_{sf}/ν_{lt}) was calculated as approximately 10% at the lowest fiber volume fraction of 0.22%, and as high as 30% at the maximum fiber volume fraction of 2%. In addition, the increase rate of the shear contribution ratio of steel fibers significantly changes at 1%–1.5% steel fiber volume fractions, and it becomes almost flat at 1.5%–2.0% steel fiber volume fractions. The modified FA-STM with steel fibers showed shear contribution ratio similar to that of the modified RA-STM for the SFRC members with the low fiber volume fractions, but demonstrated higher shear contribution ratios for those with the volume fractions of 1% or higher. Also, the shear contribution ratio of steel fibers showed a considerable variation at the volume fraction of 1%. The modified TATM with steel fibers provided very close results to the modified FA-STM, which showed the shear contribution ratio of approximately 30% at 1%–1.5% steel fiber volume fractions. The modified SMM with steel fibers showed higher shear contribution ratios of steel fibers than other models, in which the contribution ratios ranged from 10 to 50%. The model showed a significant variation at the 1% volume fraction, similar to FA-STM, and the increase in the shear contribution ratio of steel fibers also dropped at the 1%–1.5% fiber volume fractions.The observations above confirm the substantial contribution of steel fibers to the improvement of the shear strength of SFRC members, and it is also clear that the steel fiber volume fraction is the key influencing parameter on the shear strength of SFRC members. The shear contribution ratios of steel fibers ranged from 8% to 45% at the steel fiber volume fractions below 1%, and it ranged from 13%–50% at the steel fiber volume fractions over 1%. It was also found that the increase rate of the steel fiber contribution significantly reduced at 1%–1.5% steel fiber volume fractions, and that it was almost flat at 1.5%–2.0% steel fiber volume fractions. This is because the inclined compression strut of concrete first reaches at failure, even if the steel fiber volume fraction increases. Therefore, the optimal volume fraction ratio in terms of shear performance appears to exist between 1% and 1.5%, which is also consistent with the observations in previous studies [47,48].

## 6. Conclusions

Most of shear strength equations for SFRC members are relatively simple, but provide a low accuracy, as they have been derived empirically based on experimental test results. Some analytical models can estimate shear behavior and strength of SFRC members, but cannot provide the contribution of steel fibers to the shear strength and cannot demonstrate the pullout failure of steel fibers. In this study, the softened truss models were modified appropriately for SFRC members, in which the steel fibers were modeled as independent tensile elements so that the proposed models can reflect the details of steel fibers such as the effects of the shape, length, and volume fraction of steel fibers. The proposed models were also compared to the test results of 85 specimens collected from literature. From this study, the following conclusions were drawn.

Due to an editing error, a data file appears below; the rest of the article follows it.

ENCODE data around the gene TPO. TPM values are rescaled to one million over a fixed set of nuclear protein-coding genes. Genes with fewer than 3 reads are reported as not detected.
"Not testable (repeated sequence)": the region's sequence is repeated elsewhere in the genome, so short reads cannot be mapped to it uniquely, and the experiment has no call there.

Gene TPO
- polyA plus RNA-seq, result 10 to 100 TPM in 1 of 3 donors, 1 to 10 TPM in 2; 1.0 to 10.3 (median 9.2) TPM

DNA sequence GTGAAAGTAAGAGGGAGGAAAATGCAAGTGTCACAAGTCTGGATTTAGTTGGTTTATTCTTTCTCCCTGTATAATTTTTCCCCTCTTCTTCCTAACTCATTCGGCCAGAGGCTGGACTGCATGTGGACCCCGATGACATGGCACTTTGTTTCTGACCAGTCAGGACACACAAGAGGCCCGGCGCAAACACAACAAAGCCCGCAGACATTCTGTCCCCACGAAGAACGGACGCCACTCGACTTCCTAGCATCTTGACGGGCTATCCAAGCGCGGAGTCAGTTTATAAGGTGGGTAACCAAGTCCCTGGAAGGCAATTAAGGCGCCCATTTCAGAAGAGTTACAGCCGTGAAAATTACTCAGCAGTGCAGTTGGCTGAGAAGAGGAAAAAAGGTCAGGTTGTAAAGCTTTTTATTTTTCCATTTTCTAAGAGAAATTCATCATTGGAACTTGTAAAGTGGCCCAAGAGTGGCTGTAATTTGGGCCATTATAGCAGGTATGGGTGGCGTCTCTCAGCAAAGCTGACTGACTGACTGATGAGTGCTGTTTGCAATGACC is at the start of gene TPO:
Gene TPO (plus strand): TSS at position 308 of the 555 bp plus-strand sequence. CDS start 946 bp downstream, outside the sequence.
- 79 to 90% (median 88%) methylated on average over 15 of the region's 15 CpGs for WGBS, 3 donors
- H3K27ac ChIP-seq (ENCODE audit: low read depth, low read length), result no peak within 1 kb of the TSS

- The softened truss models were modified to be suitable for the analysis of SFRC members by modeling steel fibers as independent tensile elements, which, in particular, can estimate the stresses of steel fibers according to the detailed characteristics of the steel fibers.
- All the STM-SF models proposed in this study, except for the modified RA-STM with steel fibers, showed a good level of accuracy on the shear strength of SFRC members compared to the empirical equations presented in previous studies.
- The proposed models adequately simulated the pullout failure of steel fibers, which is the characteristic failure mode in SFRC members, based on the average ultimate bond strength of steel fibers.
- The modeling method, applying the stress of fibers perpendicular to crack direction directly, was considered more appropriate in FASTM than RASTM; it is, because, as expected, the fixed angle model could reflect the stress of fibers at crack more accurately.
- The contribution ratios of steel fibers on the shear strength of SFRC members were calculated by the proposed models, which was found to be approximately 30% at the 1%–1.5% steel fiber volume fraction.
- Based on the observations of the shear contribution ratio of steel fibers, the optimal range of the steel fiber volume fraction, in terms of shear performance, is 1%–1.5%.

## Acknowledgments

This work was supported by the National Research Foundation of Korea (NRF) grant funded by the Korea government (MEST) (No. 2012R1A2A2A02010512).

## Conflicts of Interest

The authors declare no conflict of interest.

## Appendix

Model | RA-STM | FA-STM | ||
---|---|---|---|---|

Equilibrium equations | (A-1a) | (A-6a) | ||

(A-1b) | (A-6b) | |||

(A-1c) | (A-6c) | |||

Comparability equations | (A-2a) | (A-7a) | ||

(A-2b) | (A-7b) | |||

(A-2c) | (A-7c) | |||

Constitutive equations | Concrete compression | Concrete compression | ||

(A-3a) | (A-3a) | |||

(A-3b) | (A-3d) | |||

(A-3c) | (A-3e) | |||

Concrete tension | (A-3f) | |||

(A-4a) | Concrete tension | |||

(A-4b) | (A-4a) | |||

Mild steel | (A-4b) | |||

(A-5a) | Mild steel | |||

(A-5b) | (A-5a) | |||

(A-5c) | (A-5b) | |||

(A-5d) | (A-5c) | |||

(A-5d) | ||||

Shear stress of concrete at crack | ||||

(A-8) |

Model | SMM | TATM | ||
---|---|---|---|---|

Equilibrium equations | (A-6a) | |||

(A-6b) | ||||

(A-6a) | (A-6c) | |||

(A-6b) | (A-9a) | |||

(A-6c) | (A-9b) | |||

(A-9c) | ||||

Comparability equations | (A-14a) | |||

(A-14b) | (A-7a) | |||

(A-14c) | (A-7b) | |||

(A-14d) | (A-7c) | |||

(A-7c) | ||||

Constitutive equations | Concrete compression | Concrete compression | ||

(A-3a) | (A-10a) | |||

(A-3d) | (A-10b) | |||

(A-3e) | Concrete tension | |||

(A-11a) | ||||

(A-3f) | (A-11b) | |||

Concrete tension | Steel | |||

(A-4a) | (A-12a) | |||

(A-4b) | (A-12b) | |||

Mild steel | Shear stress of concrete at crack | |||

(A-5a) | (A-13a) | |||

(A-5b) | (A-13b) | |||

(A-5c) | (A-13c) | |||

(A-5d) | (A-13d) | |||

Shear stress of concrete at crack | (A-13e) | |||

(A-8) |